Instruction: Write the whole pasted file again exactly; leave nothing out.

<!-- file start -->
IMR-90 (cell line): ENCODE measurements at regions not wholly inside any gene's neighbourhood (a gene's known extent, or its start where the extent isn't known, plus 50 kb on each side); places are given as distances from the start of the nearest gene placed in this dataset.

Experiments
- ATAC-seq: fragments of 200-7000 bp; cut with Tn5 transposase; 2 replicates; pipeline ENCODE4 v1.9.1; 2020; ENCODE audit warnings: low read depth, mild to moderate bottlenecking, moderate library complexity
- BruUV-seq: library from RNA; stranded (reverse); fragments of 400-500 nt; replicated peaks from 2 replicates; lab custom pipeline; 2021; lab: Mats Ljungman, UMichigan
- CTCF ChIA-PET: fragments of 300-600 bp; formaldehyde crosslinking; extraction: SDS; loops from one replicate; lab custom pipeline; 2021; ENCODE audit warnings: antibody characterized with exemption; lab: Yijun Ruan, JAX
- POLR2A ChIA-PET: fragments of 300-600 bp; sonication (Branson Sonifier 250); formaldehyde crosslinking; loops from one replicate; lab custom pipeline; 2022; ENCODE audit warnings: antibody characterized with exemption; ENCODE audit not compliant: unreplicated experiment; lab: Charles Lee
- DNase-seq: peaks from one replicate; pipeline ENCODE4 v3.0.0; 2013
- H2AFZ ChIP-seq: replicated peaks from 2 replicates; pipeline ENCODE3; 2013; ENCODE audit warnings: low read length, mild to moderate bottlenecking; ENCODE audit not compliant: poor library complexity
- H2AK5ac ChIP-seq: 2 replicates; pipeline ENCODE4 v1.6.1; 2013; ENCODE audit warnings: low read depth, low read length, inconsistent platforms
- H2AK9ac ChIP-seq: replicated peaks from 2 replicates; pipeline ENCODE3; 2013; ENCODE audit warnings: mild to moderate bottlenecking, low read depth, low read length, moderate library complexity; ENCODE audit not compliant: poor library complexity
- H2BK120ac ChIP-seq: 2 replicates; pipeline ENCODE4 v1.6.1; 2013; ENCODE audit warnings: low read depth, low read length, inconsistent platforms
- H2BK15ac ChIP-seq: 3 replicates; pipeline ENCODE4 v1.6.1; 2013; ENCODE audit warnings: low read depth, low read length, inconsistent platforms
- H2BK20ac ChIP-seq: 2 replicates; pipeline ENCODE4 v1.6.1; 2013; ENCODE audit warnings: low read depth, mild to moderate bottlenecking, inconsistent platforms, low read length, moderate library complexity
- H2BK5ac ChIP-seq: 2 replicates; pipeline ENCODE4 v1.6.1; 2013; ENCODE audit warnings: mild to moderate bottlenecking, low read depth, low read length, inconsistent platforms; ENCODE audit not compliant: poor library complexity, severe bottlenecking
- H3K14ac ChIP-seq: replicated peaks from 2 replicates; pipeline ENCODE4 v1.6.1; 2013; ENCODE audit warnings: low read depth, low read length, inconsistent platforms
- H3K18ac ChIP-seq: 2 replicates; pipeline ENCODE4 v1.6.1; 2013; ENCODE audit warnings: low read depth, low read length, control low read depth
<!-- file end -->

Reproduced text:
IMR-90 (cell line): ENCODE measurements at regions not wholly inside any gene's neighbourhood (a gene's known extent, or its start where the extent isn't known, plus 50 kb on each side); places are given as distances from the start of the nearest gene placed in this dataset.

Experiments
- ATAC-seq: fragments of 200-7000 bp; cut with Tn5 transposase; 2 replicates; pipeline ENCODE4 v1.9.1; 2020; ENCODE audit warnings: low read depth, mild to moderate bottlenecking, moderate library complexity
- BruUV-seq: library from RNA; stranded (reverse); fragments of 400-500 nt; replicated peaks from 2 replicates; lab custom pipeline; 2021; lab: Mats Ljungman, UMichigan
- CTCF ChIA-PET: fragments of 300-600 bp; formaldehyde crosslinking; extraction: SDS; loops from one replicate; lab custom pipeline; 2021; ENCODE audit warnings: antibody characterized with exemption; lab: Yijun Ruan, JAX
- POLR2A ChIA-PET: fragments of 300-600 bp; sonication (Branson Sonifier 250); formaldehyde crosslinking; loops from one replicate; lab custom pipeline; 2022; ENCODE audit warnings: antibody characterized with exemption; ENCODE audit not compliant: unreplicated experiment; lab: Charles Lee
- DNase-seq: peaks from one replicate; pipeline ENCODE4 v3.0.0; 2013
- H2AFZ ChIP-seq: replicated peaks from 2 replicates; pipeline ENCODE3; 2013; ENCODE audit warnings: low read length, mild to moderate bottlenecking; ENCODE audit not compliant: poor library complexity
- H2AK5ac ChIP-seq: 2 replicates; pipeline ENCODE4 v1.6.1; 2013; ENCODE audit warnings: low read depth, low read length, inconsistent platforms
- H2AK9ac ChIP-seq: replicated peaks from 2 replicates; pipeline ENCODE3; 2013; ENCODE audit warnings: mild to moderate bottlenecking, low read depth, low read length, moderate library complexity; ENCODE audit not compliant: poor library complexity
- H2BK120ac ChIP-seq: 2 replicates; pipeline ENCODE4 v1.6.1; 2013; ENCODE audit warnings: low read depth, low read length, inconsistent platforms
- H2BK15ac ChIP-seq: 3 replicates; pipeline ENCODE4 v1.6.1; 2013; ENCODE audit warnings: low read depth, low read length, inconsistent platforms
- H2BK20ac ChIP-seq: 2 replicates; pipeline ENCODE4 v1.6.1; 2013; ENCODE audit warnings: low read depth, mild to moderate bottlenecking, inconsistent platforms, low read length, moderate library complexity
- H2BK5ac ChIP-seq: 2 replicates; pipeline ENCODE4 v1.6.1; 2013; ENCODE audit warnings: mild to moderate bottlenecking, low read depth, low read length, inconsistent platforms; ENCODE audit not compliant: poor library complexity, severe bottlenecking
- H3K14ac ChIP-seq: replicated peaks from 2 replicates; pipeline ENCODE4 v1.6.1; 2013; ENCODE audit warnings: low read depth, low read length, inconsistent platforms
- H3K18ac ChIP-seq: 2 replicates; pipeline ENCODE4 v1.6.1; 2013; ENCODE audit warnings: low read depth, low read length, control low read depth